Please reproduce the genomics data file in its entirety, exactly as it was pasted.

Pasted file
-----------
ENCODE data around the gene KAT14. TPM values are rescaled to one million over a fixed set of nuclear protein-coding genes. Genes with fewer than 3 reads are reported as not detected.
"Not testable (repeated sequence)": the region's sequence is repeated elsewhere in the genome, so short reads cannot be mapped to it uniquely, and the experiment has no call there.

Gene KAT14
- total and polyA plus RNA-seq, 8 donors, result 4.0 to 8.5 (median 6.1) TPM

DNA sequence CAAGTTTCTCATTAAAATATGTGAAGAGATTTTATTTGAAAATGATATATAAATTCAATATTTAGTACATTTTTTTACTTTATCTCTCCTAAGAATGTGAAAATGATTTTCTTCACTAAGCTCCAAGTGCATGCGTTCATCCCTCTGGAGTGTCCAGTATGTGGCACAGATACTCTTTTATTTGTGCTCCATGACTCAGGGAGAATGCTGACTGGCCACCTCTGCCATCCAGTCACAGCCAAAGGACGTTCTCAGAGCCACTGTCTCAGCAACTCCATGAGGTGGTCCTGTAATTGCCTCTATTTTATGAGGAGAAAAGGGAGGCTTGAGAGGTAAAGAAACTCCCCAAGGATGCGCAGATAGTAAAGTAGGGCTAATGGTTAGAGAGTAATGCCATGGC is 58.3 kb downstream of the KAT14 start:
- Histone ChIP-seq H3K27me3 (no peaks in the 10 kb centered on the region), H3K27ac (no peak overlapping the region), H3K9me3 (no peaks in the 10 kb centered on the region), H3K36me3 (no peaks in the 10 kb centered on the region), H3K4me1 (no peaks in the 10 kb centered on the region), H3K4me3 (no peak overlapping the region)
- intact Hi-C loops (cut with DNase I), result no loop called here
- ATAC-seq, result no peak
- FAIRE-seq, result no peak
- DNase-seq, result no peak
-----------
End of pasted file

ENCODE data around the gene KAT14. TPM values are rescaled to one million over a fixed set of nuclear protein-coding genes. Genes with fewer than 3 reads are reported as not detected.
"Not testable (repeated sequence)": the region's sequence is repeated elsewhere in the genome, so short reads cannot be mapped to it uniquely, and the experiment has no call there.

Gene KAT14
- total and polyA plus RNA-seq, 8 donors, result 4.0 to 8.5 (median 6.1) TPM

DNA sequence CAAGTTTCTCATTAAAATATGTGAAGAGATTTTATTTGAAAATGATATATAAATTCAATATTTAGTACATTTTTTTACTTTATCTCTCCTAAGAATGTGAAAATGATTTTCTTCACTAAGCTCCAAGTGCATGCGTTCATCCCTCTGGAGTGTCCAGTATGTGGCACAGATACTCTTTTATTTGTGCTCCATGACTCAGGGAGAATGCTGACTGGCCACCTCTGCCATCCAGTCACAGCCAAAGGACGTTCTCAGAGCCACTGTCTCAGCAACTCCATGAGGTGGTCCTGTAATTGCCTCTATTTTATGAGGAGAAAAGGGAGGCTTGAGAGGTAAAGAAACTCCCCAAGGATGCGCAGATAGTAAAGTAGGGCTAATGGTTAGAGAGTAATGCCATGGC is 58.3 kb downstream of the KAT14 start:
- Histone ChIP-seq H3K27me3 (no peaks in the 10 kb centered on the region), H3K27ac (no peak overlapping the region), H3K9me3 (no peaks in the 10 kb centered on the region), H3K36me3 (no peaks in the 10 kb centered on the region), H3K4me1 (no peaks in the 10 kb centered on the region), H3K4me3 (no peak overlapping the region)
- intact Hi-C loops (cut with DNase I), result no loop called here
- ATAC-seq, result no peak
- FAIRE-seq, result no peak
- DNase-seq, result no peak